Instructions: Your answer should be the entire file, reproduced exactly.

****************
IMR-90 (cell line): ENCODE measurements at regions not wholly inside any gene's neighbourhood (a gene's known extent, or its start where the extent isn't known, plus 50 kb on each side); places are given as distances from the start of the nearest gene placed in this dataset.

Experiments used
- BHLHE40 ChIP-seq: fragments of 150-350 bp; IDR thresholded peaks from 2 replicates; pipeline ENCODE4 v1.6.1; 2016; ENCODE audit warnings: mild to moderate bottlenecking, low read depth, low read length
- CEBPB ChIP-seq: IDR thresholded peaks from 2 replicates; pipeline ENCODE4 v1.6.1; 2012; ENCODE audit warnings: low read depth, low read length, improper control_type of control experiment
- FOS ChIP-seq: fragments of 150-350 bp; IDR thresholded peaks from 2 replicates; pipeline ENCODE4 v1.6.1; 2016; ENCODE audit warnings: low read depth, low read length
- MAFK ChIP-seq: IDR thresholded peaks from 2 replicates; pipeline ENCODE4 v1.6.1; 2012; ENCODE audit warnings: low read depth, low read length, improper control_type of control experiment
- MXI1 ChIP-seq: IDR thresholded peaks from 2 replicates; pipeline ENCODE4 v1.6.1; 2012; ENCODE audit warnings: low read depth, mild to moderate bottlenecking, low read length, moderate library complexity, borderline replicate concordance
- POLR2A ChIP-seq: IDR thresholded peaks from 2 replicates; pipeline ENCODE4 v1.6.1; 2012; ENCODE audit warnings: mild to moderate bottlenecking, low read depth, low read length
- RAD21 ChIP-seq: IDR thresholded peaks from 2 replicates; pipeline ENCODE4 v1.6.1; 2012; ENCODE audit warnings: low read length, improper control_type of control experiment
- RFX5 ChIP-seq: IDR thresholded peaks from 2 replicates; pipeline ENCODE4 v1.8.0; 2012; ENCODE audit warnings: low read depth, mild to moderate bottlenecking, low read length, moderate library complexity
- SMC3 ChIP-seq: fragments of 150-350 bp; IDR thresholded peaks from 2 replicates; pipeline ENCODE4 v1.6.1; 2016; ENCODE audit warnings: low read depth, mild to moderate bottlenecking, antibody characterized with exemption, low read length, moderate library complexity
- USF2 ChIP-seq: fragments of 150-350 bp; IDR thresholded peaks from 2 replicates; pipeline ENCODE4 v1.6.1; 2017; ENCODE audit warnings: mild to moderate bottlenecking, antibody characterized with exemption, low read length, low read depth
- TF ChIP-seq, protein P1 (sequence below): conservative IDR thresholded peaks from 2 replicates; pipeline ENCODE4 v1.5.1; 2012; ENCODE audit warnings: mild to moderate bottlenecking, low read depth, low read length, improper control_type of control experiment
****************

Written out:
IMR-90 (cell line): ENCODE measurements at regions not wholly inside any gene's neighbourhood (a gene's known extent, or its start where the extent isn't known, plus 50 kb on each side); places are given as distances from the start of the nearest gene placed in this dataset.

Experiments used
- BHLHE40 ChIP-seq: fragments of 150-350 bp; IDR thresholded peaks from 2 replicates; pipeline ENCODE4 v1.6.1; 2016; ENCODE audit warnings: mild to moderate bottlenecking, low read depth, low read length
- CEBPB ChIP-seq: IDR thresholded peaks from 2 replicates; pipeline ENCODE4 v1.6.1; 2012; ENCODE audit warnings: low read depth, low read length, improper control_type of control experiment
- FOS ChIP-seq: fragments of 150-350 bp; IDR thresholded peaks from 2 replicates; pipeline ENCODE4 v1.6.1; 2016; ENCODE audit warnings: low read depth, low read length
- MAFK ChIP-seq: IDR thresholded peaks from 2 replicates; pipeline ENCODE4 v1.6.1; 2012; ENCODE audit warnings: low read depth, low read length, improper control_type of control experiment
- MXI1 ChIP-seq: IDR thresholded peaks from 2 replicates; pipeline ENCODE4 v1.6.1; 2012; ENCODE audit warnings: low read depth, mild to moderate bottlenecking, low read length, moderate library complexity, borderline replicate concordance
- POLR2A ChIP-seq: IDR thresholded peaks from 2 replicates; pipeline ENCODE4 v1.6.1; 2012; ENCODE audit warnings: mild to moderate bottlenecking, low read depth, low read length
- RAD21 ChIP-seq: IDR thresholded peaks from 2 replicates; pipeline ENCODE4 v1.6.1; 2012; ENCODE audit warnings: low read length, improper control_type of control experiment
- RFX5 ChIP-seq: IDR thresholded peaks from 2 replicates; pipeline ENCODE4 v1.8.0; 2012; ENCODE audit warnings: low read depth, mild to moderate bottlenecking, low read length, moderate library complexity
- SMC3 ChIP-seq: fragments of 150-350 bp; IDR thresholded peaks from 2 replicates; pipeline ENCODE4 v1.6.1; 2016; ENCODE audit warnings: low read depth, mild to moderate bottlenecking, antibody characterized with exemption, low read length, moderate library complexity
- USF2 ChIP-seq: fragments of 150-350 bp; IDR thresholded peaks from 2 replicates; pipeline ENCODE4 v1.6.1; 2017; ENCODE audit warnings: mild to moderate bottlenecking, antibody characterized with exemption, low read length, low read depth
- TF ChIP-seq, protein P1 (sequence below): conservative IDR thresholded peaks from 2 replicates; pipeline ENCODE4 v1.5.1; 2012; ENCODE audit warnings: mild to moderate bottlenecking, low read depth, low read length, improper control_type of control experiment